(i) HMX (Cyclotetramethylenetetranitramine; octahydro-1,3,5,7-tetranitro-1,3,5,7-tetrazine; 1,3,5,7-tetranitro-1,3,5,7-tetraza-cyclooctane; octogen, octogene) (CAS 2691-41-0) (MT);

(ii) Difluoroaminated analogs of HMX; orStart Printed Page 42

(iii) K-55 (2,4,6,8-tetranitro-2,4,6,8-tetraazabicyclo [3,3,0]-octanone-3, tetranitrosemiglycouril, or keto-bicyclic HMX) (CAS 130256-72-3);

(16) HNAD (hexanitroadamantane) (CAS 143850-71-9);

(17) HNS (hexanitrostilbene) (CAS 20062-22-0);

(18) Imidazoles, as follows:

(i) BNNII (Octohydro-2,5-bis(nitroimino) imidazo [4,5-d]imidazole);

(ii) DNI (2,4-dinitroimidazole) (CAS 5213-49-0);

(iii) FDIA (1-fluoro-2,4-dinitroimidazole);

(iv) NTDNIA (N-(2-nitrotriazolo)-2,4-dinitro-imidazole); or

(v) PTIA (1-picryl-2,4,5-trinitroimidazole);

(19) NTNMH (1-(2-nitrotriazolo)-2-dinitromethylene hydrazine);

(20) NTO (ONTA or 3-nitro-1,2,4-triazol-5-one) (CAS 932-64-9);

(21) Polynitrocubanes with more than four nitro groups;

(22) PYX (2,6-Bis(picrylamino)-3,5-dinitropyridine) (CAS 38082-89-2);

(23) RDX and derivatives, as follows:

(i) RDX (cyclotrimethylenetrinitramine), cyclonite, T4, hexahydro-1,3,5-trinitro-1,3,5-triazine, 1,3,5-trinitro-1,3,5-triaza-cyclohexane, hexogen, or hexogene) (CAS 121-82-4) (MT);

(ii) Keto-RDX (K-6 or 2,4,6-trinitro-2,4,6-triazacyclohexanone) (CAS 115029-35-1); or

(iii) Difluoraminated derivative of RDX; 1,3-Dinitro-5,5-bis(difluoramino)1,3-diazahexane (CAS No. 193021-34-0);

(24) TAGN (Triaminoguanidinenitrate) (CAS 4000-16-2);

(25) TATB (Triaminotrinitrobenzene) (CAS 3058-38-6);

(26) TEDDZ (3,3,7,7-tetrakis(difluoroamine) octahydro-1,5-dinitro-1,5-diazocine;

(27) Tetrazines, as follows:

(i) BTAT (Bis(2,2,2-trinitroethyl)-3,6-diaminotetrazine); or

(ii) LAX-112 (3,6-diamino-1,2,4,5-tetrazine-1,4-dioxide);

(28) Tetrazoles, as follows:

(i) NTAT (nitrotriazolaminotetrazole); or

(ii) NTNT (1-N-(2-nitrotriazolo)-4-nitrotetrazole);

(29) Tetryl (trinitrophenylmethylnitramine) (CAS 479-45-8);

(30) TEX (4,10-Dinitro-2,6,8,12-tetraoxa-4,10-diazaisowurtzitane);

(31) TNAD (1,4,5,8-tetranitro-1,4,5,8-tetraazadecalin) (CAS 135877-16-6);

(32) TNAZ (1,3,3-trinitroazetidine) (CAS 97645-24-4);

(33) TNGU (SORGUYL or tetranitroglycoluril) (CAS 55510-03-7);

(34) TNP (1,4,5,8-tetranitro-pyridazino [4,5-d] pyridazine) (CAS 229176-04-9);

(35) Triazines, as follows:

(i) DNAM (2-oxy-4,6-dinitroamino-s-triazine) (CAS 19899-80-0); or

(ii) NNHT (2-nitroimino-5-nitro-hexahydro-1,3,5 triazine) (CAS 130400-13-4);

(36) Triazoles, as follows:

(i) 5-azido-2-nitrotriazole;

(ii) ADHTDN (4-amino-3,5-dihydrazino-1,2,4-triazole dinitramide) (CAS 1614-08-0);

(iii) ADNT (1-amino-3,5-dinitro-1,2,4-triazole);

(iv) BDNTA (Bis(dinitrotriazole)amine);

(v) DBT (3,3′-dinitro-5,5-bi-1,2,4-triazole) (CAS 30003-46-4);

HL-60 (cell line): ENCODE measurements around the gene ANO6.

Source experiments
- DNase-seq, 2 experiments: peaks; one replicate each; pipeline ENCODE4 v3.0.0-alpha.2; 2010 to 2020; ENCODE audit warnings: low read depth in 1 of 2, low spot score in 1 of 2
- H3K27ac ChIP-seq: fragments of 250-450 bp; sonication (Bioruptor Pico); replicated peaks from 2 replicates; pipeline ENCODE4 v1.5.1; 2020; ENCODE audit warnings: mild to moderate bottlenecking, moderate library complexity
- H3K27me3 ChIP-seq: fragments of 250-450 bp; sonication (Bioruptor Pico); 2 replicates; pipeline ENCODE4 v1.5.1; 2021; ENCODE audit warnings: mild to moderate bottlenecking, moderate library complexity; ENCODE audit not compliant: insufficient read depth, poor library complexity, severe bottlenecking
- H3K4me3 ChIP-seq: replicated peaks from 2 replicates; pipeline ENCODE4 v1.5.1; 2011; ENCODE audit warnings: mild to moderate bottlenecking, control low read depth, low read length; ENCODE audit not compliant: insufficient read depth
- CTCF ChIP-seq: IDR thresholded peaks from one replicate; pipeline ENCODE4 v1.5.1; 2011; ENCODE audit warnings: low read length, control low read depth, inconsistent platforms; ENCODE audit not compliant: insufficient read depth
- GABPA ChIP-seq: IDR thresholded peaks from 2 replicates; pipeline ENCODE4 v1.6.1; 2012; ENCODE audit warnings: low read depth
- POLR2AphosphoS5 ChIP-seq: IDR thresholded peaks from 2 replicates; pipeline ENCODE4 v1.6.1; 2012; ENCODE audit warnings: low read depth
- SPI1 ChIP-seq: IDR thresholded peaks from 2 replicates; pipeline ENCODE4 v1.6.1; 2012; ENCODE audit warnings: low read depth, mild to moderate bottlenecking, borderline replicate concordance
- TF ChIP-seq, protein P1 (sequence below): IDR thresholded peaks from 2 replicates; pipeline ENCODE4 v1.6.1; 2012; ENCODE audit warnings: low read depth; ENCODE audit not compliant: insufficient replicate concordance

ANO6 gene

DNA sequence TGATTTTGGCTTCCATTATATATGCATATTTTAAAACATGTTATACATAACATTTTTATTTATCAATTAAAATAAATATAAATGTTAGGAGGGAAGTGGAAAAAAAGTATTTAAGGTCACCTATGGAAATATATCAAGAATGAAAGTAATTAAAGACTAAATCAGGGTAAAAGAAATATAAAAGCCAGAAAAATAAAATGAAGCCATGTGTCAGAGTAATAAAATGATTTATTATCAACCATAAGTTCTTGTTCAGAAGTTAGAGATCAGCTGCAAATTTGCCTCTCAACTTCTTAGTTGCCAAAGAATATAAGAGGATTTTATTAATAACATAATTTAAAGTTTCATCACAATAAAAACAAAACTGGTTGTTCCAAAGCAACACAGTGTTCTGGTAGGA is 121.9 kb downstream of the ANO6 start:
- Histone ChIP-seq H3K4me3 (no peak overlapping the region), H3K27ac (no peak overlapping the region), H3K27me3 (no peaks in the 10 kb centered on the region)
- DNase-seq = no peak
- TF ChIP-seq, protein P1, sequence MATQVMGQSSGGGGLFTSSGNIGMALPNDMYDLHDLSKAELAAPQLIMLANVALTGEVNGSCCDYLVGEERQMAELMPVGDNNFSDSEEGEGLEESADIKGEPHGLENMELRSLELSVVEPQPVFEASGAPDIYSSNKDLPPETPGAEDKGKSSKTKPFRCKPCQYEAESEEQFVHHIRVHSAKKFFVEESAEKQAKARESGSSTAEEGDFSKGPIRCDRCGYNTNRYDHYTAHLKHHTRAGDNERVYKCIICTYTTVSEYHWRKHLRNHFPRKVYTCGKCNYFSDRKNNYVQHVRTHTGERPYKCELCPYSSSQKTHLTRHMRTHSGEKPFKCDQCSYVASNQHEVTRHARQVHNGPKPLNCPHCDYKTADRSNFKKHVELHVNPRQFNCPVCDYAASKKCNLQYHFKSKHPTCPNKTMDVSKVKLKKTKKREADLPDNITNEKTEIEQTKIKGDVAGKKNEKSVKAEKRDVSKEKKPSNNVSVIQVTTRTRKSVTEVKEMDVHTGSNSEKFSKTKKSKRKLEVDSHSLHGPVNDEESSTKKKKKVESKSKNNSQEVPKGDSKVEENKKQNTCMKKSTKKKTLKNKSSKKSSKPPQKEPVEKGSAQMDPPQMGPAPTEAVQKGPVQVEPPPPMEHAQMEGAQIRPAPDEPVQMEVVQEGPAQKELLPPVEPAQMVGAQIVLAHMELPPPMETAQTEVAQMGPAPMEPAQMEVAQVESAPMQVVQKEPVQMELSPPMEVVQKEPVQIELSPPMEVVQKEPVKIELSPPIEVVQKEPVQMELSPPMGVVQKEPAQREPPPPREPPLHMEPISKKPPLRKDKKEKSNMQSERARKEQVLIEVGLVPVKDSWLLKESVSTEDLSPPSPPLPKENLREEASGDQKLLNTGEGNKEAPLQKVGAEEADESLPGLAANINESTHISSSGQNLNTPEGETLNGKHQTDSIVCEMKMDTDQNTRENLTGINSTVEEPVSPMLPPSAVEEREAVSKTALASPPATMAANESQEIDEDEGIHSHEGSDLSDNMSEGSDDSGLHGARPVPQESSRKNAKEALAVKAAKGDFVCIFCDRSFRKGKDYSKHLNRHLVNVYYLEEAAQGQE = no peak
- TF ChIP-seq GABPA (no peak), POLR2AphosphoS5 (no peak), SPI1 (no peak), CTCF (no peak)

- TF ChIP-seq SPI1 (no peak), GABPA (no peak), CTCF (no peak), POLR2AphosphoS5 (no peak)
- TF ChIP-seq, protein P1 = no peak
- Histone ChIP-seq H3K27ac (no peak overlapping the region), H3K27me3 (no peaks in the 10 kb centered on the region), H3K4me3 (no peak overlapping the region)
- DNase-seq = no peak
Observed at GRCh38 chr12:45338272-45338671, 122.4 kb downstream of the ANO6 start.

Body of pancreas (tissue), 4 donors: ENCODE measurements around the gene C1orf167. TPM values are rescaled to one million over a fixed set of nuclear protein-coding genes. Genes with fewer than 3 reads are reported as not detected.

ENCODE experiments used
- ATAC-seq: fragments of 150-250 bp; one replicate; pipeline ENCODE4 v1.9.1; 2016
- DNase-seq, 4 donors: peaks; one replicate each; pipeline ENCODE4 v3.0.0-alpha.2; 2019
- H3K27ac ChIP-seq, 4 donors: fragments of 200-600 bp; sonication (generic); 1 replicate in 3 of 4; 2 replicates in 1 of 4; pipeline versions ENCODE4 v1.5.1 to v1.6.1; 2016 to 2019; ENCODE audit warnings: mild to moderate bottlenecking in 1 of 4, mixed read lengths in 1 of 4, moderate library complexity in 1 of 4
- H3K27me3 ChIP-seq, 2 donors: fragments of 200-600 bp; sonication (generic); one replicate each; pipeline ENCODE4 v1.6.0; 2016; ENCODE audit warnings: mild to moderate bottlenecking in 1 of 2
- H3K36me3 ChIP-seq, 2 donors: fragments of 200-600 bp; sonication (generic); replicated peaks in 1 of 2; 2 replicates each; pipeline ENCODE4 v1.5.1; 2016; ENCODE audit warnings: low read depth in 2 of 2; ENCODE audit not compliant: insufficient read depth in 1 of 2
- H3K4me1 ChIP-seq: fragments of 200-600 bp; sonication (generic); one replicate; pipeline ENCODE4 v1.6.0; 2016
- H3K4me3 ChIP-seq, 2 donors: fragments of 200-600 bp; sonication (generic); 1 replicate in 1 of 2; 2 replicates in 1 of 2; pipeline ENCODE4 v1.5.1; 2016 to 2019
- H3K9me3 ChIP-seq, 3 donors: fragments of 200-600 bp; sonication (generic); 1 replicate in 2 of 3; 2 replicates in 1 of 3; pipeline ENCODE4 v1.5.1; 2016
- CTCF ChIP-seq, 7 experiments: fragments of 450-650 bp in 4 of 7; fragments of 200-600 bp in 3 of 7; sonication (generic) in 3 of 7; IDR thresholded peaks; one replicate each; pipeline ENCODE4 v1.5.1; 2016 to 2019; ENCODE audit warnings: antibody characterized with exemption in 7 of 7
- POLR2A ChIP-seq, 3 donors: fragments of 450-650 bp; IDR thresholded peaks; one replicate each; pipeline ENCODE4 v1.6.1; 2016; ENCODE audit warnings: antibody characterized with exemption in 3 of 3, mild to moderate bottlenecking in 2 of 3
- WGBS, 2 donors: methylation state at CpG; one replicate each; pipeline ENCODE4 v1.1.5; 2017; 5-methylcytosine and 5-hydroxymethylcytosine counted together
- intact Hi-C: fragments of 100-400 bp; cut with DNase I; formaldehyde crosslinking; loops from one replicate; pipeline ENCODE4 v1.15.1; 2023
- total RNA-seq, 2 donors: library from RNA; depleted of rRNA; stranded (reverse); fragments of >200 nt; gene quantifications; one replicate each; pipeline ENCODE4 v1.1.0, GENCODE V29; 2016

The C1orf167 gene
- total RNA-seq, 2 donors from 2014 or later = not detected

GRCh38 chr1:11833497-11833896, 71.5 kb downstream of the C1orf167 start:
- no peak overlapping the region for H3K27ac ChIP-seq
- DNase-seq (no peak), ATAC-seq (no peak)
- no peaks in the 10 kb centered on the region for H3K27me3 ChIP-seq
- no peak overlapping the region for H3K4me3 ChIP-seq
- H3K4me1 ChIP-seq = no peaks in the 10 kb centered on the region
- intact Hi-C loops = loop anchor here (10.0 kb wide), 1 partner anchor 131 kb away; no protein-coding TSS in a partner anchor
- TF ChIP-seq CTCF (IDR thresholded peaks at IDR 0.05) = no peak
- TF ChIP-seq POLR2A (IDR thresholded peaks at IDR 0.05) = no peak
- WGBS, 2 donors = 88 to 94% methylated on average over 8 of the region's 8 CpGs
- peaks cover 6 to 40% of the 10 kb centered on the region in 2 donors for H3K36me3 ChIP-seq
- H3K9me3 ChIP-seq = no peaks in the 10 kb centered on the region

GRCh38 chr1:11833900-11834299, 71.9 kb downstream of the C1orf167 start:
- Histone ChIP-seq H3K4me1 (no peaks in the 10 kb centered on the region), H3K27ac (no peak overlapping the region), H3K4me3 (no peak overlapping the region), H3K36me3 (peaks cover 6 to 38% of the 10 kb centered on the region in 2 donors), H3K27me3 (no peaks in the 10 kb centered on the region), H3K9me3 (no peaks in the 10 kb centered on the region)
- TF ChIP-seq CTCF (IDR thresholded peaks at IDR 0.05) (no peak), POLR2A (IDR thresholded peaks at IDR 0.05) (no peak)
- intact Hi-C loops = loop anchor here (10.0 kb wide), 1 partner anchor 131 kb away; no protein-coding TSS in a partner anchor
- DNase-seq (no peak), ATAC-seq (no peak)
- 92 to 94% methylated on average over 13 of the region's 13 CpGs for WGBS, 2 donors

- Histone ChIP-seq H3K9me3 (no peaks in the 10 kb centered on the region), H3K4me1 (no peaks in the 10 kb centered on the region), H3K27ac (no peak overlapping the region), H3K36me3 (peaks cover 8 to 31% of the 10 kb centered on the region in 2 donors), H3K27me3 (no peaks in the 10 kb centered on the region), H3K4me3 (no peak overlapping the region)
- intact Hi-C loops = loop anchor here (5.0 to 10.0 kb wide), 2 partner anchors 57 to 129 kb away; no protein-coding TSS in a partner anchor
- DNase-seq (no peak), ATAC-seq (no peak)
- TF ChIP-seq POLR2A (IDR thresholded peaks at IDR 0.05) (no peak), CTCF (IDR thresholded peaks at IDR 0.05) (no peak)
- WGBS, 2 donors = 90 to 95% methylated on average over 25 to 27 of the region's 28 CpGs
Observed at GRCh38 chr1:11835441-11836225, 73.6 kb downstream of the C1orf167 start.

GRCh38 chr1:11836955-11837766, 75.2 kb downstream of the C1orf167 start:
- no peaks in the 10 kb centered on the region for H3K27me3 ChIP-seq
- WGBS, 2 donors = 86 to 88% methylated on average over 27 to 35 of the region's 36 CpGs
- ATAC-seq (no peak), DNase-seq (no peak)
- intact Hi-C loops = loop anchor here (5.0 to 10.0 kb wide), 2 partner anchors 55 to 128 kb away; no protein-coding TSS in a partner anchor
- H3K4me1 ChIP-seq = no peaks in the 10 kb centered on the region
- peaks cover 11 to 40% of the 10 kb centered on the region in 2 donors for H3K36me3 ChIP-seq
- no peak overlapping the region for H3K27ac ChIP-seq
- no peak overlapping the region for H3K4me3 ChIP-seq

(vi) DNBT (dinitrobistriazole) (CAS 70890-46-9);

(vii) NTDNT (1-N-(2-nitrotriazolo) 3,5-dinitro-triazole);

(viii) PDNT (1-picryl-3,5-dinitrotriazole); or

(ix) TACOT (tetranitrobenzotriazolobenzotriazole) (CAS 25243-36-1);

(37) Energetic ionic materials melting between 70 and °degrees C and with detonation velocity exceeding 6800 m/s or detonation pressure exceeding 18 GPa (180 kbar); or

(38) Explosives, not otherwise enumerated in this paragraph or on the CCL in ECCN 1C608, with a detonation velocity exceeding 8700 m/s at maximum density or a detonation pressure exceeding 34 Gpa (340 kbar).

*(b) Propellants, as follows (MT for composite and composite modified double-base propellants):

(1) Any solid propellant with a theoretical specific impulse (see paragraph (k)(4) of this category) greater than:

(i) 240 seconds for non-metallized, non-halogenated propellant;

(ii) 250 seconds for non-metallized, halogenated propellant; or

(iii) 260 seconds for metallized propellant;

(2) Propellants having a force constant of more than 1,200 kJ/Kg;

(3) Propellants that can sustain a steady-state burning rate more than 38 mm/s under standard conditions (as measured in the form of an inhibited single strand) of 6.89 Mpa (68.9 bar) pressure and 294K (21°C);

(4) Elastomer-modified cast double-based propellants with extensibility at maximum stress greater than 5% at 233 K (−40°C); or

(5) Other composite and composite modified double-base propellants.

(c) Pyrotechnics, fuels and related substances, and mixtures thereof, as follows:

(1) Alane (aluminum hydride) (CAS 7784-21-6);

(2) Carboranes; decaborane (CAS 17702-41-9); pentaborane and derivatives thereof (MT);

(3) Liquid high energy density fuels, as follows (MT):

(i) Mixed fuels that incorporate both solid and liquid fuels, such as boron slurry, having a mass-based energy density of 40 MJ/kg or greater; or